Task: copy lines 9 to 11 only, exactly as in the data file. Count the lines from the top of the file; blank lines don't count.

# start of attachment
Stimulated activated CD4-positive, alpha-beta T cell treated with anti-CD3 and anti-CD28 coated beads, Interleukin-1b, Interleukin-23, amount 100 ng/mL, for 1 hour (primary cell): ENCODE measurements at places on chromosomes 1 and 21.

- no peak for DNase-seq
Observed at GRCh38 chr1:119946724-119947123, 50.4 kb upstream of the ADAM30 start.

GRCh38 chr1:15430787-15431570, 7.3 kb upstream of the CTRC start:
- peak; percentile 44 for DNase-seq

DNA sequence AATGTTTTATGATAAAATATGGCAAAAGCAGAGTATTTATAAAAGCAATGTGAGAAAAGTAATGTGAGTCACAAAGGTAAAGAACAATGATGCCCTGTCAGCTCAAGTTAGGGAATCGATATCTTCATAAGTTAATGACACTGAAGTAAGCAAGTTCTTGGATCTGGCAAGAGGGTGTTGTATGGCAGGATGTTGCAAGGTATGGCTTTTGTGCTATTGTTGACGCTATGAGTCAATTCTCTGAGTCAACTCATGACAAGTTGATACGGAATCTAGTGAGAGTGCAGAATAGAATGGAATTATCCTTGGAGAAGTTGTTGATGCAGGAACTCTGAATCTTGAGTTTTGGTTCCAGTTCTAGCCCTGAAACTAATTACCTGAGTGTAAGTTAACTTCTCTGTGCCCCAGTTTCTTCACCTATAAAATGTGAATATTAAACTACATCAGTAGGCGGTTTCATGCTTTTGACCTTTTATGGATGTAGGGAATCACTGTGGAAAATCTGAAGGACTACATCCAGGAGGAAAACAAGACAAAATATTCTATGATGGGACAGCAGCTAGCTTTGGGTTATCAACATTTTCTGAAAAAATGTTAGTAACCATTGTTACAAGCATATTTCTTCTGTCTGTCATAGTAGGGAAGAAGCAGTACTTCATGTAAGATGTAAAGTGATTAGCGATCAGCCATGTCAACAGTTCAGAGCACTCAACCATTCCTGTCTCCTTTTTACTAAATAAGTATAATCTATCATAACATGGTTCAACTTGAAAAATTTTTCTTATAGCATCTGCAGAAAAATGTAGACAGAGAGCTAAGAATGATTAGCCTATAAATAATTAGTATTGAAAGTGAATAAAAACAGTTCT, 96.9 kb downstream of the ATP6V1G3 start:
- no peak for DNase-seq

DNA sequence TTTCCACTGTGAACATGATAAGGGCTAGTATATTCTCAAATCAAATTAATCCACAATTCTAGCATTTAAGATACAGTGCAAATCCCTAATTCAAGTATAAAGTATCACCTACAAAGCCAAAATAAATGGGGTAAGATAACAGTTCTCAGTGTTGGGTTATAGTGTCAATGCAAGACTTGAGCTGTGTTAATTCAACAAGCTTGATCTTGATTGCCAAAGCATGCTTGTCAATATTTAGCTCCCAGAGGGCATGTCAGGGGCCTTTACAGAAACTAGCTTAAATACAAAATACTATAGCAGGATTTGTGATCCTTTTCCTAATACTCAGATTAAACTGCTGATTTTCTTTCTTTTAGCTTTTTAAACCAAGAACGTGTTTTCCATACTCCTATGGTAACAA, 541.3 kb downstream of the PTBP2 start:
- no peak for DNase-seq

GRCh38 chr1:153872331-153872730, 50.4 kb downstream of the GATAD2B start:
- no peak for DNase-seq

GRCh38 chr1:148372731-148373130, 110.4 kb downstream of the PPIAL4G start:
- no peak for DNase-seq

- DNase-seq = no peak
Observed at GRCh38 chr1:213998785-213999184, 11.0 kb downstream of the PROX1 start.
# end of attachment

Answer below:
- no peak for DNase-seq

GRCh38 chr1:153872331-153872730, 50.4 kb downstream of the GATAD2B start:
- no peak for DNase-seq